I didn’t think much after the first mosh pit started and some sweaty guy’s nose smooshed into my skull. I didn’t even bat an eye at the headbanging or the angry, growling vocalists. But when I got a load of the guy in the corner, sitting on a stack of boxes and wearing a “Smoke meth and hail Satan” shirt, it was obvious: We weren’t in Ormond anymore.
I had strayed too far from city lines.
Last weekend, a friend invited me to a free heavy metal show at a Daytona Beach record store. And because I had been brainwashed by society to believe that exploration is a good thing, I agreed to go.
You see, somewhere down the line, people got this crazy idea that, in order to grow, they need to leave. They started thinking that by simply hightailing it out of their hometowns and experiencing a new way of life, they just might learn something about themselves and become more rounded and cultured and open and interesting.
Let me assure you this is preposterous.
Allow me to set the scene — for the full effect, you might want to shut off your air conditioning now and, once it gets nice and sweltering, invite over hundreds of your smelliest friends to stand inches from you and form a body-wall in front of your newspaper, so that you only catch occasional glimpses of the page.
If I’ve learned anything from the outside world, it’s that this is an essential Step 1 to making any concert experience a success.
Next, relocate to the narrowest room of your home and begin violently tearing down anything in it that makes the space even remotely presentable.
Fancy light fixtures? Chuck ’em; replace with strands of broken Christmas lights.
Tile flooring? Rip it up; install a carefully drizzled layer of spilled beer over concrete, instead; allow to dry till sticky.
Textured tray ceiling? What a joke. Switch it out for cheap, classroom-style tiles; then spray tiles with a gentle mist of a brown substance we in the industry call “God-knows-what.” Do this until the tiles peel halfway off the roof, creating great ambience.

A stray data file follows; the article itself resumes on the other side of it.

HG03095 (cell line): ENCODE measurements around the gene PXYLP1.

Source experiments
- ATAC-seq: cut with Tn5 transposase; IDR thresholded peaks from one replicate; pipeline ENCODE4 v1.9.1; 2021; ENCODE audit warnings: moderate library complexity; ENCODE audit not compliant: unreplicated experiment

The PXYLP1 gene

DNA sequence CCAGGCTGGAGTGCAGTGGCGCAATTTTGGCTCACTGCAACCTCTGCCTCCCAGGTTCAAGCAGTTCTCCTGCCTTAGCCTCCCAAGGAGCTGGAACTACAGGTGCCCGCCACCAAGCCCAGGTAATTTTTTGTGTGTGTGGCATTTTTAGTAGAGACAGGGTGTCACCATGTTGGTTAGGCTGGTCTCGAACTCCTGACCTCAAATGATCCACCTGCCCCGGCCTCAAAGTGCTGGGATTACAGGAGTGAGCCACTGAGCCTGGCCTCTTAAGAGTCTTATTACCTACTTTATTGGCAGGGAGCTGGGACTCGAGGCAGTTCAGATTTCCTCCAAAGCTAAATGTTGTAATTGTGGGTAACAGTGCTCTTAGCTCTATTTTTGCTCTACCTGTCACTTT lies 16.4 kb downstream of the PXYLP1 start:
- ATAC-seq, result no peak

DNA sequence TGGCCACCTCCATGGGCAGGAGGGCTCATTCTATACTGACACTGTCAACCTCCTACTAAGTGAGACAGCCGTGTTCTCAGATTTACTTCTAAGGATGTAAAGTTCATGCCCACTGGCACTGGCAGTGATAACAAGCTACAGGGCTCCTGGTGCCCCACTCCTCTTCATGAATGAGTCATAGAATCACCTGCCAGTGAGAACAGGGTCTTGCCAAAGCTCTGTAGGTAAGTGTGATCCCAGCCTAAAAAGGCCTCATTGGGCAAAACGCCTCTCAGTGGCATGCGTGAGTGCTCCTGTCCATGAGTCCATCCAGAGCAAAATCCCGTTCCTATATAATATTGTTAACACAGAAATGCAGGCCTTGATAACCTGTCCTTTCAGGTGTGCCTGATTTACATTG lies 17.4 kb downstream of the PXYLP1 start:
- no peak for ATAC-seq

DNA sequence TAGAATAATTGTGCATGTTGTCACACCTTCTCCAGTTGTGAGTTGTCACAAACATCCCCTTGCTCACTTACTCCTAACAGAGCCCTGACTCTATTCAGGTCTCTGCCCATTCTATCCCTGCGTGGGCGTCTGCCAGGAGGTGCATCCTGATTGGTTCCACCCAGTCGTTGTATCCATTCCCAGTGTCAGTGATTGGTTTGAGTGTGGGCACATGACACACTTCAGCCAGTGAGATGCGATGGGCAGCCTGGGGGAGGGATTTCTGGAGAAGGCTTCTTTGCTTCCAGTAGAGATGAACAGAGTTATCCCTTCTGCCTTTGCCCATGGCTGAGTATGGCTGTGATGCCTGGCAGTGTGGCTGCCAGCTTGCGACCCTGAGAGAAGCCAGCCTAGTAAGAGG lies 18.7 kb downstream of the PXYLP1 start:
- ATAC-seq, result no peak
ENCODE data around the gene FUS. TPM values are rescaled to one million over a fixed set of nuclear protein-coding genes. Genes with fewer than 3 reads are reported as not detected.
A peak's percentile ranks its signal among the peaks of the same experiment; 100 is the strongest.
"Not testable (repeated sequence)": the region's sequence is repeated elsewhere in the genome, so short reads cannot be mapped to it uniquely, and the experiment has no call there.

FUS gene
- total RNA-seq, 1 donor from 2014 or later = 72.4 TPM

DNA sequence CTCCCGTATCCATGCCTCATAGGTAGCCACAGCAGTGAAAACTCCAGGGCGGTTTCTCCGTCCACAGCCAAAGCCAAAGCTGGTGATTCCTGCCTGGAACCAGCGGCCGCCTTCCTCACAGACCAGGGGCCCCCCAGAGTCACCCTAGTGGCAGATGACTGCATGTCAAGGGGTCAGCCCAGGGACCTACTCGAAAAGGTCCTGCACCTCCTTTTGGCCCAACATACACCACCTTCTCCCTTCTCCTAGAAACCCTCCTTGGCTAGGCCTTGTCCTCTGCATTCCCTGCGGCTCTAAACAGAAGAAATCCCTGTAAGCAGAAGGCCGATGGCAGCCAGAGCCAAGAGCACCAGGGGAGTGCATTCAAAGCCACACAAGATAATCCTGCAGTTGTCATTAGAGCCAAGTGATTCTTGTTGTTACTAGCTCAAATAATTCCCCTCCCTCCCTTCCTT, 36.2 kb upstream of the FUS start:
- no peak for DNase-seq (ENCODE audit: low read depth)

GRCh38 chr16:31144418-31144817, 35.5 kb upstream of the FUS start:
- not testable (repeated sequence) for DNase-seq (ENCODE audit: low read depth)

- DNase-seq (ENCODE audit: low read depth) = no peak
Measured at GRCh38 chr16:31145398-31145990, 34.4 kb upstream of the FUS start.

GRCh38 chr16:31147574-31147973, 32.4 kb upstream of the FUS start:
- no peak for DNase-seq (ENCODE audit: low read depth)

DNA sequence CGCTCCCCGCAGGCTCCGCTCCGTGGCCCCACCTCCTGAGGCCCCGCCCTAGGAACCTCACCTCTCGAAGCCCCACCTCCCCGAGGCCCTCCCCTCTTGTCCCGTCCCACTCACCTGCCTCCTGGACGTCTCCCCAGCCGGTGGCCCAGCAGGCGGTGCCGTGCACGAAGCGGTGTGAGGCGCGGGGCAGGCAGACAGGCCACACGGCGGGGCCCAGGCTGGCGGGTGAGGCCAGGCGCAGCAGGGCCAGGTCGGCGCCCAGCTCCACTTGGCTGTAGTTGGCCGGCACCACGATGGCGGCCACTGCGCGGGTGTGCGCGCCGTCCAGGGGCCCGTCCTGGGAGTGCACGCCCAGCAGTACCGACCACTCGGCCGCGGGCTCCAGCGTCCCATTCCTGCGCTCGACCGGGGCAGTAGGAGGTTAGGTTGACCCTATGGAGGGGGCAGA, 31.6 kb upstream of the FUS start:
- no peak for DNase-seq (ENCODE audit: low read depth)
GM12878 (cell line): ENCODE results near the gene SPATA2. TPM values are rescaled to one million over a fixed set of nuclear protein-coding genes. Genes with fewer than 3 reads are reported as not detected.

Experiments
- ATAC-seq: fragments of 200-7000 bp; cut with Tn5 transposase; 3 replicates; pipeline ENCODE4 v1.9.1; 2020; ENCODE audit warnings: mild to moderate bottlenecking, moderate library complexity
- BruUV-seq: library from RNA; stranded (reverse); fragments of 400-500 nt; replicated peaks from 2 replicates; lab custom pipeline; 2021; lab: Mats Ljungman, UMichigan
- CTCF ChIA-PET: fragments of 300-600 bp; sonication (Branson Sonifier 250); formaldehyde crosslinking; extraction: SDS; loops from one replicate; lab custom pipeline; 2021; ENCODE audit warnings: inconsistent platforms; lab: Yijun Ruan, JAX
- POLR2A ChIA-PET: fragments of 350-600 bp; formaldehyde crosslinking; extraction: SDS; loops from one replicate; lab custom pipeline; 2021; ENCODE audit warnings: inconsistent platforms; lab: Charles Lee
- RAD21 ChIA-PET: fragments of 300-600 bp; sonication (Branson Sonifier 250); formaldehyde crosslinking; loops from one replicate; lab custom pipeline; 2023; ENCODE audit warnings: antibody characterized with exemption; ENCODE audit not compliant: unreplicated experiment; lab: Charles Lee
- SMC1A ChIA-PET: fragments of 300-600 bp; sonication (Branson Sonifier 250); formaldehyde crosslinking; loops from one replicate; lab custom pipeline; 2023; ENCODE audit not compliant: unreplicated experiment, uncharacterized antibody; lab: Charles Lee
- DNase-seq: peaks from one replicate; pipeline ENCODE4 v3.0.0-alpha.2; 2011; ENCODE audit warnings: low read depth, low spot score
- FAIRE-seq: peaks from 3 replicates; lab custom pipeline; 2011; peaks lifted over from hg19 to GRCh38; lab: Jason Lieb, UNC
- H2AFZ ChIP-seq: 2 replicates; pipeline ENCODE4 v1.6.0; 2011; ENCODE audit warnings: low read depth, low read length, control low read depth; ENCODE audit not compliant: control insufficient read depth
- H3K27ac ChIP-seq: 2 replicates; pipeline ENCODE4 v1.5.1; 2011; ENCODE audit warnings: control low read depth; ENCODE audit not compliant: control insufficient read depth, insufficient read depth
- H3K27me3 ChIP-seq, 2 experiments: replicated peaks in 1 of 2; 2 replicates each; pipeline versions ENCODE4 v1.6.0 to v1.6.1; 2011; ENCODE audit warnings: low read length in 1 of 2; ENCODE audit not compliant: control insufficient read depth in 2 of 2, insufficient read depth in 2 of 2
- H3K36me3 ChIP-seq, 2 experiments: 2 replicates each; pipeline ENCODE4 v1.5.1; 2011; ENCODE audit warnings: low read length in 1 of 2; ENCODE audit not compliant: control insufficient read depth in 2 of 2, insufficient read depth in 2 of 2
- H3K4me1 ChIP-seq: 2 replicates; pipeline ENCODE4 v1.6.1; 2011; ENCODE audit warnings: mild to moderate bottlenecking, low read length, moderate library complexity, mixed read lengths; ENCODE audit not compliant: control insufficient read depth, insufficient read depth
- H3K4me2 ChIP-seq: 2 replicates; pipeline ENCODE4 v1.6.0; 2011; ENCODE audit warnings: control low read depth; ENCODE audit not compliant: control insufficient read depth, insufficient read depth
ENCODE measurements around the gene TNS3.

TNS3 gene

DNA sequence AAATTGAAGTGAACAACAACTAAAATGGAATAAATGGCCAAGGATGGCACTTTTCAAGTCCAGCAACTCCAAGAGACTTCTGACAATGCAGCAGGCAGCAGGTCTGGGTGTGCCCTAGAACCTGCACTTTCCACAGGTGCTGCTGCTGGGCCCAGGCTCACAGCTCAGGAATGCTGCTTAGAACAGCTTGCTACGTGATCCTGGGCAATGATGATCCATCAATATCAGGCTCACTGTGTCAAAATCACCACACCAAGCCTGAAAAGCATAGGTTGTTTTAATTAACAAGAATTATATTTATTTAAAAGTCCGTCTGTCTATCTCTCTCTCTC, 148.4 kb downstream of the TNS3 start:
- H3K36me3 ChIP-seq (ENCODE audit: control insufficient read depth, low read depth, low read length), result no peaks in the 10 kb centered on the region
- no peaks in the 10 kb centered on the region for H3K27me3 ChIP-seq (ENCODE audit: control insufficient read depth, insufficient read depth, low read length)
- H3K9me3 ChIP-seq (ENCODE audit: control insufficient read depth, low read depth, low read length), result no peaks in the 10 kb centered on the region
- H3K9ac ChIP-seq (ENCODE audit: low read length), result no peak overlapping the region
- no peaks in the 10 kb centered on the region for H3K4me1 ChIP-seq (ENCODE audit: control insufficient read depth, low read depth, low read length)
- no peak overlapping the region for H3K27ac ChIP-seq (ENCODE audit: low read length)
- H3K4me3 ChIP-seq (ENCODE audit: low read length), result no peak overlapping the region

Now, and only now, you’re ready to rock.
Don’t get me wrong: I’m a young and, I’d like to think, extremely hip guy. I’m all for spontaneity and adventure — just last week, for instance, I considered buying a Steak N Shake meal after midnight (I didn’t go through with it, of course, because who needs that 12 a.m.?). But I just wonder why can’t we have adventures right here in the safety of town?
Sure, maybe there’s a girl out there you’d never meet or a dinner you’d never taste if you stayed here forever, but is it really worth the risk? Everything we could ever want is here: We’ve got lots of parks; we’ve got Publix; we’ve got ... parking lots at Publix!
So I say, let sleeping dogs lie. I say, what mama don’t know won’t hurt her. I say, never leave the city. Ever. For any reason.
Citizen of the world? Really, don’t be silly. Why would I ever go to another rock show outside city lines when powerhouses like the Palm Coast Swing Band play right across the street, at the Performing Arts Center?
Sure, we’ll let outsiders in our theater from time to time. But make no mistake: after show time, it’s go time. I mean, this is Ormond Beach. We can’t very well have our streets crawling with meth-smoking Satan-hailers, now can we?